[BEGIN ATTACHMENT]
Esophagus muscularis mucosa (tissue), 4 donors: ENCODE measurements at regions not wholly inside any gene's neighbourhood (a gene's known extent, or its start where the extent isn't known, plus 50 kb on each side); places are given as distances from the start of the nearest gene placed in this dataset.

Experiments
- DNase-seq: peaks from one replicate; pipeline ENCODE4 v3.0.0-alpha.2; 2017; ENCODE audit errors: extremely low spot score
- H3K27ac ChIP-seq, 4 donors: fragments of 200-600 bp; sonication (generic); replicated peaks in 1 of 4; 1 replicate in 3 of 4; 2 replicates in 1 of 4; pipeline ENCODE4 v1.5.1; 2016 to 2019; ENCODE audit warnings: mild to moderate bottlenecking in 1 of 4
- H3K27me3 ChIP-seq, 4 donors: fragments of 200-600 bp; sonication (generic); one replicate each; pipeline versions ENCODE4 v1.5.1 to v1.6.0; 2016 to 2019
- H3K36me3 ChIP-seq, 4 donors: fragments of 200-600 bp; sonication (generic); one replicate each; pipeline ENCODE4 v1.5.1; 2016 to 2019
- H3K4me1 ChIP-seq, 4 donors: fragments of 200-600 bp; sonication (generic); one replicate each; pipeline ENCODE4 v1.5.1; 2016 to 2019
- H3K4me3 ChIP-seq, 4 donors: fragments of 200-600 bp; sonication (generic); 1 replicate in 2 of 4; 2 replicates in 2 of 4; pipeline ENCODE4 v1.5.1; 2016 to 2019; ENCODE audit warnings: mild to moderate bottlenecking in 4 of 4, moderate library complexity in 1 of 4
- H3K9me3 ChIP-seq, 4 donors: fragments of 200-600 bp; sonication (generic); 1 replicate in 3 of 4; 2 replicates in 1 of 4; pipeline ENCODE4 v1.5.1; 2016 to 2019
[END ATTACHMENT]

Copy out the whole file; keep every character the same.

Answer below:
Esophagus muscularis mucosa (tissue), 4 donors: ENCODE measurements at regions not wholly inside any gene's neighbourhood (a gene's known extent, or its start where the extent isn't known, plus 50 kb on each side); places are given as distances from the start of the nearest gene placed in this dataset.

Experiments
- DNase-seq: peaks from one replicate; pipeline ENCODE4 v3.0.0-alpha.2; 2017; ENCODE audit errors: extremely low spot score
- H3K27ac ChIP-seq, 4 donors: fragments of 200-600 bp; sonication (generic); replicated peaks in 1 of 4; 1 replicate in 3 of 4; 2 replicates in 1 of 4; pipeline ENCODE4 v1.5.1; 2016 to 2019; ENCODE audit warnings: mild to moderate bottlenecking in 1 of 4
- H3K27me3 ChIP-seq, 4 donors: fragments of 200-600 bp; sonication (generic); one replicate each; pipeline versions ENCODE4 v1.5.1 to v1.6.0; 2016 to 2019
- H3K36me3 ChIP-seq, 4 donors: fragments of 200-600 bp; sonication (generic); one replicate each; pipeline ENCODE4 v1.5.1; 2016 to 2019
- H3K4me1 ChIP-seq, 4 donors: fragments of 200-600 bp; sonication (generic); one replicate each; pipeline ENCODE4 v1.5.1; 2016 to 2019
- H3K4me3 ChIP-seq, 4 donors: fragments of 200-600 bp; sonication (generic); 1 replicate in 2 of 4; 2 replicates in 2 of 4; pipeline ENCODE4 v1.5.1; 2016 to 2019; ENCODE audit warnings: mild to moderate bottlenecking in 4 of 4, moderate library complexity in 1 of 4
- H3K9me3 ChIP-seq, 4 donors: fragments of 200-600 bp; sonication (generic); 1 replicate in 3 of 4; 2 replicates in 1 of 4; pipeline ENCODE4 v1.5.1; 2016 to 2019